nep-gth New Economics Papers
on Game Theory
Issue of 2021‒05‒17
23 papers chosen by
Sylvain Béal
Université de Franche-Comté

  1. A connections model with decreasing returns link-formation technology By Olaizola, Norma; Valenciano, Federico
  2. Repeated Games with Switching Costs: Stationary vs History-Independent Strategies By Yevgeny Tsodikovich; Xavier Venel; Anna Zseleva
  3. Discovery and Equilibrium in Games with Unawareness By Burkhard C. Schipper
  4. The grand dividends value By Besner, Manfred
  5. Information Design by an Informed Designer By Koessler, Frederic; Skreta, Vasiliki
  6. Retailer-consumers model in electricity market under demand response By Arega Getaneh Abate; Rosana Riccardi; Carlos Ruiz
  7. Collective Brand Reputation By Nocke, Volker; Strausz, Roland
  8. Human strategic decision making in parametrized games By Sam Ganzfried
  9. Communication and social preferences: an experimental analysis By Cabrales, Antonio; Feri, Francesco; Gottardi, Piero; Meléndez-Jiménez, Miguel A.
  10. Perceived Competition in Networks By Bochet, Olivier; Faure, Mathieu; Long, Yan; Zenou, Yves
  11. The mercantile dilemma: formalisations and historical conclusions By Saccal, Alessandro
  12. A model of inter-organizational network formation By Gaonkar, Shweta; Mele, Angelo
  13. The Volunteer's Dilemma in Finite Populations By Konrad, Kai A.; Morath, Florian
  14. Auctions of Homogeneous Goods: A Case for Pay-as-Bid By Pycia, Marek; Woodward, Kyle
  15. Mediating Conflict in the Lab By Casella, Alessandra; Friedman, Evan; Perez Archila, Manuel
  16. 'Til Dowry Do Us Part: Bargaining and Violence in Indian Families By Calvi, Rossella; Keskar, Ajinkya
  17. Test Design under Falsification By Perez-Richet, Eduardo; Skreta, Vasiliki
  18. Correlation Robustly Optimal Auctions By Wanchang Zhang
  19. Toxic Types and Infectious Communication Breakdown By Eliaz, Kfir; Frug, Alexander
  20. The multiple-volunteers principle By Goldlücke, Susanne; Tröger, Thomas
  21. Switching Beers? The Effects of Switching Costs on Prices and Profits in Competitive Markets By Xiaoyang He; Ralph Siebert
  22. Trust and trustworthiness after negative random shocks By Hernán Bejarano; Joris Gillet; Ismael Rodríguez-Lara
  23. Political Parties as Drivers of U.S. Polarization: 1927-2018 By Canen, Nathan; Kendall, Chad; Trebbi, Francesco

  1. By: Olaizola, Norma; Valenciano, Federico
    Abstract: We study a connections model where the strength of a link depends on the amount invested in it and is determined by an increasing strictly concave function. The revenue from investments in links is the information that the nodes receive through the network. First, the structures of efficient networks are characterized, and conditions for optimal investments constrained to supporting a given network are obtained. Second, assuming that links are the result of investments by the node-players involved, there is the question of stability. We introduce and characterize a notion of marginal equilibrium weaker than that of Nash equilibrium, and identify different marginally stable structures. Efficiency and stability are shown to be incompatible, but partial subsidizing is shown to be able to bridge the gap.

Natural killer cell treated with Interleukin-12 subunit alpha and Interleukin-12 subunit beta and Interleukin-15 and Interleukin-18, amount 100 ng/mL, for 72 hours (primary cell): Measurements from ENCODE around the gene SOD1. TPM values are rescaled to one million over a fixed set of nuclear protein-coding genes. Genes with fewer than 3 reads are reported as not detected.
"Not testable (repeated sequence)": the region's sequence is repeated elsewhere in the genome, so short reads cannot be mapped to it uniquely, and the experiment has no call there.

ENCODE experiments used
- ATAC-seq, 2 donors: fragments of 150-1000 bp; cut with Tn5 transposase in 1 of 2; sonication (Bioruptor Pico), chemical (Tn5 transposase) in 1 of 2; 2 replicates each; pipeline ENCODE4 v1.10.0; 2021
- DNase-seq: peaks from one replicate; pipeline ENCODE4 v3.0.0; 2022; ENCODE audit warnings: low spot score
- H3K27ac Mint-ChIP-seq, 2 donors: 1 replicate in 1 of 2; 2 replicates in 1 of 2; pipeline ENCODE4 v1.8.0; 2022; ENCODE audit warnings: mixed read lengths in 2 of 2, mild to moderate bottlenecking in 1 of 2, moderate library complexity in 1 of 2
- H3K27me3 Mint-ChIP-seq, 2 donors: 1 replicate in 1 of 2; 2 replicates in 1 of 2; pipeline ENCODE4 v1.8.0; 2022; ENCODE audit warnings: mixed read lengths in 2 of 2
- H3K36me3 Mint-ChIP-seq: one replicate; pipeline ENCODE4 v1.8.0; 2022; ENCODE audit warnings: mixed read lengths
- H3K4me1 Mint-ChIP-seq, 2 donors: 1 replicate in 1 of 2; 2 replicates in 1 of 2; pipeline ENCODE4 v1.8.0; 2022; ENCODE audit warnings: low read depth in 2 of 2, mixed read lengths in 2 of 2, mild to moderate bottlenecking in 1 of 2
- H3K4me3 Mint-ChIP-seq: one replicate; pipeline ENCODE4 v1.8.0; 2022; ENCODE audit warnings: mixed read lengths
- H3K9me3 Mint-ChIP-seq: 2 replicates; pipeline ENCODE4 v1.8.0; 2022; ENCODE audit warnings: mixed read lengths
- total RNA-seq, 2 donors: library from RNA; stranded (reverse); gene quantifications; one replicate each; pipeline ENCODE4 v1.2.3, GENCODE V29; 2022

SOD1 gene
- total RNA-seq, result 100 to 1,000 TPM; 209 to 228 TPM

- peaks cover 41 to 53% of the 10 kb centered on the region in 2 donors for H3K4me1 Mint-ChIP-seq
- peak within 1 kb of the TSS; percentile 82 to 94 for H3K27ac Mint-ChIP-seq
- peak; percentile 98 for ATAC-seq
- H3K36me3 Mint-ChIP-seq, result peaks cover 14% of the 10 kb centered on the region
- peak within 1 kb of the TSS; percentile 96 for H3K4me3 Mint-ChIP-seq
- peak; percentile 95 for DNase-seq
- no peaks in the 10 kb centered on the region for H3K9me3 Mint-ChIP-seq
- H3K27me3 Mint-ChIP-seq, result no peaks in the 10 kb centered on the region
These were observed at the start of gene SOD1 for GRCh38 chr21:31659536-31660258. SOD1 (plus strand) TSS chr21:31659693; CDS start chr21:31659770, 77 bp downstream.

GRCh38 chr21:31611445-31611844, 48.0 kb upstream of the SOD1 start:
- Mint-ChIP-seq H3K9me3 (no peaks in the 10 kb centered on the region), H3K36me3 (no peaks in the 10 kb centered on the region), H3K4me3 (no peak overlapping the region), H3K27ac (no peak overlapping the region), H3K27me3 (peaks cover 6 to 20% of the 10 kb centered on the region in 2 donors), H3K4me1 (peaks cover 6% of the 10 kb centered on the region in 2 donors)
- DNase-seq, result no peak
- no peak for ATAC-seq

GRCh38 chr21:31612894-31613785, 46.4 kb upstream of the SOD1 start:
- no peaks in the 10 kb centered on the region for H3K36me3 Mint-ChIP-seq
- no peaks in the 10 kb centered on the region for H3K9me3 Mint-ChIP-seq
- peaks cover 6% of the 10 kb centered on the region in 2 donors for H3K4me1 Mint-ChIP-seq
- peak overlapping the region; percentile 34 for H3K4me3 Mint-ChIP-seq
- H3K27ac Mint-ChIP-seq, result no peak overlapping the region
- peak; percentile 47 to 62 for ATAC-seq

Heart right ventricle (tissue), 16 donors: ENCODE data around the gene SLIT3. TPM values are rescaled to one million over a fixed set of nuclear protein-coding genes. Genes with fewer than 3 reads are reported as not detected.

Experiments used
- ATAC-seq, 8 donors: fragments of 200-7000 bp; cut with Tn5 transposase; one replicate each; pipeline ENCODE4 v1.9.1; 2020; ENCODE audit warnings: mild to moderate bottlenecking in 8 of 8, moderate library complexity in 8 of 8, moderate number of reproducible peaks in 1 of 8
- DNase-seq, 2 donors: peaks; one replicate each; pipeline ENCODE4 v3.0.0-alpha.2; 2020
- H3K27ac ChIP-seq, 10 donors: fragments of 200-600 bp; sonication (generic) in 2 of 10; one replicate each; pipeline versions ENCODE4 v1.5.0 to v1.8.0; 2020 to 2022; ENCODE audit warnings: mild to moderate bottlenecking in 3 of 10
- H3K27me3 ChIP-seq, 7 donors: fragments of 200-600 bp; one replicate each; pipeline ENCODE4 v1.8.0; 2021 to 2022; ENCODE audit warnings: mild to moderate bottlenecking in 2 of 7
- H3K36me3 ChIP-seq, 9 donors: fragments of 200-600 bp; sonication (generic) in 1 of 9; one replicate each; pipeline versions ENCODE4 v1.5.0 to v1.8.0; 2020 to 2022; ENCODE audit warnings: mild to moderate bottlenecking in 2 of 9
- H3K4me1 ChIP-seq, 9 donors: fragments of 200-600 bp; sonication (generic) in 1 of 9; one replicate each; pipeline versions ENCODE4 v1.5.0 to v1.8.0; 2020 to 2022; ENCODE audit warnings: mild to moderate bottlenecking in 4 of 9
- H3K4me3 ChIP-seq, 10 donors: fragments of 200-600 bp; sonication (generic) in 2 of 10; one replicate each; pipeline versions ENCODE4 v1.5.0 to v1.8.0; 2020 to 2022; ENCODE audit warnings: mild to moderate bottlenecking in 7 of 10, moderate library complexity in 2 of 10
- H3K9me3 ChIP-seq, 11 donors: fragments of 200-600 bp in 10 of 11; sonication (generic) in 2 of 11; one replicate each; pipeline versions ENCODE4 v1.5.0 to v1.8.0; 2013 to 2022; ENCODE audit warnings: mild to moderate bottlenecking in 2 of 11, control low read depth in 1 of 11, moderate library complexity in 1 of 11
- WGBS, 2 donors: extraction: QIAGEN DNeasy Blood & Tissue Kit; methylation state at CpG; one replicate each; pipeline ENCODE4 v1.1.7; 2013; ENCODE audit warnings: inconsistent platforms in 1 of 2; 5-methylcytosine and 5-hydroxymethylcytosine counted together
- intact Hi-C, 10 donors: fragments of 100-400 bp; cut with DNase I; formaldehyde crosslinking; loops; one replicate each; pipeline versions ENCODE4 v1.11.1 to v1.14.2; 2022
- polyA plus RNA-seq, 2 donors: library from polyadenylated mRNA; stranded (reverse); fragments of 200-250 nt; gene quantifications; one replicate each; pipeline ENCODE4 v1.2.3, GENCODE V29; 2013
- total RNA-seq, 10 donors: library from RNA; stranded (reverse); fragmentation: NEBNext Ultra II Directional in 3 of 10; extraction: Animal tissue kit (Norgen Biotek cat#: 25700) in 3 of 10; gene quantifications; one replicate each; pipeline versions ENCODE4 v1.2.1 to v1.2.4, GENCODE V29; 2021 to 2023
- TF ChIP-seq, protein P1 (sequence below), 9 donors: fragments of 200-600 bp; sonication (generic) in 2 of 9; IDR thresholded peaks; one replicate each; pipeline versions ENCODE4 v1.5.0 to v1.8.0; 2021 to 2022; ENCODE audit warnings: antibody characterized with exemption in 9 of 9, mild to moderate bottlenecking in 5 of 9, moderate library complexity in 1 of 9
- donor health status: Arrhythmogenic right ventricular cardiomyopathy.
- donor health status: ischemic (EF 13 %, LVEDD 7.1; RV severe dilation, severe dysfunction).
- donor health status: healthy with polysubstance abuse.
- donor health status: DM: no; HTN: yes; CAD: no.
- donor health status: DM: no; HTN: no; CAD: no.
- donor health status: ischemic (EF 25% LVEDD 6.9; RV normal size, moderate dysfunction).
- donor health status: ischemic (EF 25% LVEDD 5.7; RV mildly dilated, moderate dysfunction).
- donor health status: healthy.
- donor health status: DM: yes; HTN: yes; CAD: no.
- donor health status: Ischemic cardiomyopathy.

Keywords: Networks, Connections model, Decreasing returns, Efficiency, Stability.
    JEL: A14 C72 D85
    Date: 2020–10–28
  2. By: Yevgeny Tsodikovich (Aix Marseille Univ, CNRS, AMSE, Marseille, France.); Xavier Venel (Dipartimento di Economia e Finanza, LUISS, Rome, Italy.); Anna Zseleva (Maastricht University, School of Business and Economics, Dept. of Quantitative Economics, Maastricht, The Netherlands)
    Abstract: We study zero-sum repeated games where the minimizing player has to pay a certain cost each time he changes his action. Our contribution is twofold. First, we show that the value of the game exists in stationary strategies, depending solely on the previous action of the minimizing player, not the entire history. We provide a full characterization of the value and the optimal strategies. The strategies exhibit a robustness property and typically do not change with a small perturbation of the switching costs. Second, we consider a case where the minimizing player is limited to playing simpler strategies that are completely history-independent. Here too, we provide a full characterization of the (minimax) value and the strategies for obtaining it. Moreover, we present several bounds on the loss due to this limitation.
    Keywords: switching costs, repeated games, stochastic games, zero-sum games
    JEL: C72 C73
    Date: 2021–05
  3. By: Burkhard C. Schipper (Department of Economics, University of California Davis)
    Abstract: Equilibrium notions for games with unawareness in the literature cannot be interpreted as steady-states of a learning process because players may discover novel actions during play. In this sense, many games with unawareness are ``self-destroying'' as a player's representation of the game may change after playing it once. We define discovery processes where at each state there is an extensive-form game with unawareness that together with the players' play determines the transition to possibly another extensive-form game with unawareness in which players are now aware of actions that they have discovered. A discovery process is rationalizable if players play extensive-form rationalizable strategies in each game with unawareness. We show that for any game with unawareness there is a rationalizable discovery process that leads to a self-confirming game that possesses a self-confirming equilibrium in extensive-form rationalizable strategies. This notion of equilibrium can be interpreted as steady-state of both a discovery and learning process.
    Keywords: Self-confirming equilibrium, conjectural equilibrium, extensive-form rationalizability, unawareness, extensive-form games, equilibrium, learning, discovery